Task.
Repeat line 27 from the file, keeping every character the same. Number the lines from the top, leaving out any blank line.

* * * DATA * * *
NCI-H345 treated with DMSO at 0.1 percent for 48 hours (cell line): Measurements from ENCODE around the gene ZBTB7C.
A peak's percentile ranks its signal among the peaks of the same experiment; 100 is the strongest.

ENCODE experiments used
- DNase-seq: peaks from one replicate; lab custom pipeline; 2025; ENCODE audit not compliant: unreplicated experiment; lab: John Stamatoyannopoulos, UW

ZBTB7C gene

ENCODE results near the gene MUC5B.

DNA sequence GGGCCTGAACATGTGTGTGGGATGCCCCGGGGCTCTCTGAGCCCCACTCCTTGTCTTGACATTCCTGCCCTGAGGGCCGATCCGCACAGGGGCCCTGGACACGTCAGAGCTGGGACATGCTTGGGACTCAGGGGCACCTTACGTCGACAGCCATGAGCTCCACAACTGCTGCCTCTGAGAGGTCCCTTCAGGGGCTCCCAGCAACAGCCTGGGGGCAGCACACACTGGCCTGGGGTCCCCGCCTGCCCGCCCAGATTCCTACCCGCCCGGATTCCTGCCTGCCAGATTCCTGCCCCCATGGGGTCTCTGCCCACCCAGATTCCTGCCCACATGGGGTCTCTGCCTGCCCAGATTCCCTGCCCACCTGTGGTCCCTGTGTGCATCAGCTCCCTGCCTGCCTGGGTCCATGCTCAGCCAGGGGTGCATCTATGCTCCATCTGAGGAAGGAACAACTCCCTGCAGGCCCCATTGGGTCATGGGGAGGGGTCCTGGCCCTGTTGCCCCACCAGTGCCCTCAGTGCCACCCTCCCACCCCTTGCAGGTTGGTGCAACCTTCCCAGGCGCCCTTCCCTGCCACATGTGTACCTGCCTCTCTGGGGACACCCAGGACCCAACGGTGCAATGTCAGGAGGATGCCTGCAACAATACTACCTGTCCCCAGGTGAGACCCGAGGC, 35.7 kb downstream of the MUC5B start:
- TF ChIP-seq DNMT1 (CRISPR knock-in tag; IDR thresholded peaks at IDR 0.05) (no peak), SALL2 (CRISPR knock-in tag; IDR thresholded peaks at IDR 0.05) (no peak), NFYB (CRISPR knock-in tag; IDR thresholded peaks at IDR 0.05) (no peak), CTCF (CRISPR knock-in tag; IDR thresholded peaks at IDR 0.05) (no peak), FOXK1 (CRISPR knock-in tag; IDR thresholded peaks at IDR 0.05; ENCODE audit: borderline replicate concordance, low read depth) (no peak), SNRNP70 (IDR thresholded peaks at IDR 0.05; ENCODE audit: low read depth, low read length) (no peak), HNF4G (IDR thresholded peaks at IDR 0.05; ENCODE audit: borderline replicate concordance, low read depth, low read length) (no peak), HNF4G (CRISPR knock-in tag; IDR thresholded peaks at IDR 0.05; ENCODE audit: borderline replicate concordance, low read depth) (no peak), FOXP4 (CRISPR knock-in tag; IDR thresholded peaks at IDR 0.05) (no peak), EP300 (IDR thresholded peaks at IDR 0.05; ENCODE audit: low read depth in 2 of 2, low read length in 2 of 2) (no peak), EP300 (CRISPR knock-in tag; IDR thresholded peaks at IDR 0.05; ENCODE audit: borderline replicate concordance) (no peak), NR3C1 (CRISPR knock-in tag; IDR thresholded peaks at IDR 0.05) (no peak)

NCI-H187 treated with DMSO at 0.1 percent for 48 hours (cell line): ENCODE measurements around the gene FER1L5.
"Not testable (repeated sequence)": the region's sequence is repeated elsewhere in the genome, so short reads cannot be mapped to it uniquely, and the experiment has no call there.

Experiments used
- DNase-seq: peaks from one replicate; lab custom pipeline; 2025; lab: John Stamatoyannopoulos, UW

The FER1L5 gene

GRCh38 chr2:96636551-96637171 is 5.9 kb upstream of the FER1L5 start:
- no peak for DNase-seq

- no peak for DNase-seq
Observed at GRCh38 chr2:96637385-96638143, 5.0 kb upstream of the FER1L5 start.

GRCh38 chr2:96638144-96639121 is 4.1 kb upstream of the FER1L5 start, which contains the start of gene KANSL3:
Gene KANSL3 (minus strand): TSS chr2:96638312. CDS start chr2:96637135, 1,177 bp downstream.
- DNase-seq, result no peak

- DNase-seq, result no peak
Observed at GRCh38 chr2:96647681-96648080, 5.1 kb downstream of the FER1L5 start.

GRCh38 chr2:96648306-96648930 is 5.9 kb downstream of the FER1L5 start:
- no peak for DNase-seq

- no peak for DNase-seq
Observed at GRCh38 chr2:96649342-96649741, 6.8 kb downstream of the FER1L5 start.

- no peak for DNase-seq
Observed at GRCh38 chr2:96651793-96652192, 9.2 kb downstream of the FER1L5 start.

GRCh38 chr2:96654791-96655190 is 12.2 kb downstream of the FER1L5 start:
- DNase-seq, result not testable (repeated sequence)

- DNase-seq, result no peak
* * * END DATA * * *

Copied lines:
- no peak for DNase-seq